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Nonfiction Matters
Inside Nonfiction Matters

Touch

What It Means to Connect With the Past

PBS aired a show on Sunday the 6th about schools that bring kids out into nature, and use that interaction to foster learning: tinyurl.com/nafave As it happens the school our older son has just transferred into was featured in the program, so we watched the show. While there was something of the infomercial about it — all eager kids, engaged teachers, and wise professors — the show made a good case: digging into the ground, finding a worm and letting it wriggle across your palm is different from looking at a picture. The show made me think about tactility, physicality — how can we bring that dimension into how we teach history?
     When I was growing up, the Museum of the City of New York had a "please touch" exhibit which both my wife and still remember visiting and enjoying. And if you think of it, any town square that has an old Civil War or WWI cannon in it is certain to have kids clambering all over it. Sure a cannon is a weapon — so easy to feel cool imagining using it — but that is just the point. Kids naturally incorporate objects into their fantasy play. If those objects have a past, have a history, fantasy begins to become time travel.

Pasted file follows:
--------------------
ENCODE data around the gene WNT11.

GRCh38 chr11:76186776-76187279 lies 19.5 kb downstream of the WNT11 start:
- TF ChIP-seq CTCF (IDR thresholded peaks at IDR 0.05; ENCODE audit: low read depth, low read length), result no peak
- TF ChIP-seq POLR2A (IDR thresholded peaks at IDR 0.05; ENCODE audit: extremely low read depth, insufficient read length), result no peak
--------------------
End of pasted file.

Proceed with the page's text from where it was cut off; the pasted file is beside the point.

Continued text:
Of course the problem is that objects from the past may be rare or fragile — not the kind of things to bring into a classroom. And I suspect that some of the emphasis on primary source documents is a desire to bring kids into direct contact with something from the past — even if that is in the form of a document. But I wonder if teachers might begin the year by asking kids to bring to class the oldest human-made object in their home (or a photo or drawing if they cannot take it out of the house). Begin the class with a kind of Antiques Roadshow — figuring out what past those objects contain, show, what the world was like when they were new. The journey into the past would begin with the relics, the remnants of the past that have washed ashore in our lives today — inviting us to sail that mysterious ocean. (By coincidence, I just found this personal essay — which is filled with the objects of the past, it traces time periods in one working life through the tools this book editor used: tinyurl.com/llls75)